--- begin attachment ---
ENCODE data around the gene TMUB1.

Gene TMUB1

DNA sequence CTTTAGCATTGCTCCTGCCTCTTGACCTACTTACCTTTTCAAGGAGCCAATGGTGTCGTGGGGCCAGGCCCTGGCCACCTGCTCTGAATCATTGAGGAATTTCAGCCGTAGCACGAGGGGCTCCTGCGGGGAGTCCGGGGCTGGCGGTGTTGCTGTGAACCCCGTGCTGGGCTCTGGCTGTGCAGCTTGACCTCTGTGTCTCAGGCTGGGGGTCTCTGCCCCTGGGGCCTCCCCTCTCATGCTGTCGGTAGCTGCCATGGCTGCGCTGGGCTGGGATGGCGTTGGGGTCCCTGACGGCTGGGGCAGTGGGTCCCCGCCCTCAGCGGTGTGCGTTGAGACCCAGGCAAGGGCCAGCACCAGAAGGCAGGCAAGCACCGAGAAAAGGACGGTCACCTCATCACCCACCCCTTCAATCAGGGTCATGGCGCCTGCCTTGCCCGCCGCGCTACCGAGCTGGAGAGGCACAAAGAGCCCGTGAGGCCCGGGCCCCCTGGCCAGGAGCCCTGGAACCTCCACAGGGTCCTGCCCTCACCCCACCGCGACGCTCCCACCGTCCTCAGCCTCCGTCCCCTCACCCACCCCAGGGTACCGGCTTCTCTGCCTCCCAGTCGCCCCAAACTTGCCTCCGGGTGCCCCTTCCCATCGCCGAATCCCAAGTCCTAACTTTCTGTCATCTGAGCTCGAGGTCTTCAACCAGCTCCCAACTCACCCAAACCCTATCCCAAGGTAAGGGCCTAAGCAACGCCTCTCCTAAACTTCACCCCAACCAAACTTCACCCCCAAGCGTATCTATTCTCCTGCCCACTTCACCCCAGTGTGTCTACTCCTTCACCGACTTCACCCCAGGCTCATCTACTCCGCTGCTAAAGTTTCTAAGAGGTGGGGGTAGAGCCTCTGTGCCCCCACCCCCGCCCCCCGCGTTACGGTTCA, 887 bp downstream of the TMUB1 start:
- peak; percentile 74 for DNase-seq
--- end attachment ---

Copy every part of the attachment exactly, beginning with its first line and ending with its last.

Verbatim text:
ENCODE data around the gene TMUB1.

Gene TMUB1

DNA sequence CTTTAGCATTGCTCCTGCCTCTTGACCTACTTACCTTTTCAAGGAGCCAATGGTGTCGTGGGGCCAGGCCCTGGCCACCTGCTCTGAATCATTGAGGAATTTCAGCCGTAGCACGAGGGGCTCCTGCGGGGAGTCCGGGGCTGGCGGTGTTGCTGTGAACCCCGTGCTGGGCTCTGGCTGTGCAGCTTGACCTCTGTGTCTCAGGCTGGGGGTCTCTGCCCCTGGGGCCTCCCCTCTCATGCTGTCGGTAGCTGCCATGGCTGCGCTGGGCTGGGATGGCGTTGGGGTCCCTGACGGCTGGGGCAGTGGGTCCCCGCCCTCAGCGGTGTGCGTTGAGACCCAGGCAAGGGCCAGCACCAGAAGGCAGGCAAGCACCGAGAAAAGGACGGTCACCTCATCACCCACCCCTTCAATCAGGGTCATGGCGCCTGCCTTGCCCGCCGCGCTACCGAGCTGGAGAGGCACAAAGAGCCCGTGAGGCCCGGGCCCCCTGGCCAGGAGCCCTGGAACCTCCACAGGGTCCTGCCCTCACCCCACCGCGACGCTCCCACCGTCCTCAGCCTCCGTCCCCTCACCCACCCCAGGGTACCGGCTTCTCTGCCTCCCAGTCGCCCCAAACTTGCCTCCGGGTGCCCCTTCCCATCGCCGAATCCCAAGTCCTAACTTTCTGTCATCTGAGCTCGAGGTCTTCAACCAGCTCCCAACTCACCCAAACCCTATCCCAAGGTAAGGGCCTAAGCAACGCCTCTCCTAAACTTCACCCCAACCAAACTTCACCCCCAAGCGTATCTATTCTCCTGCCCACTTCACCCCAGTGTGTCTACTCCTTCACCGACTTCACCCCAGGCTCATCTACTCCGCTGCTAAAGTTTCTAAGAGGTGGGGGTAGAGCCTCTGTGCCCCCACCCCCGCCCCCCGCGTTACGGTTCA, 887 bp downstream of the TMUB1 start:
- peak; percentile 74 for DNase-seq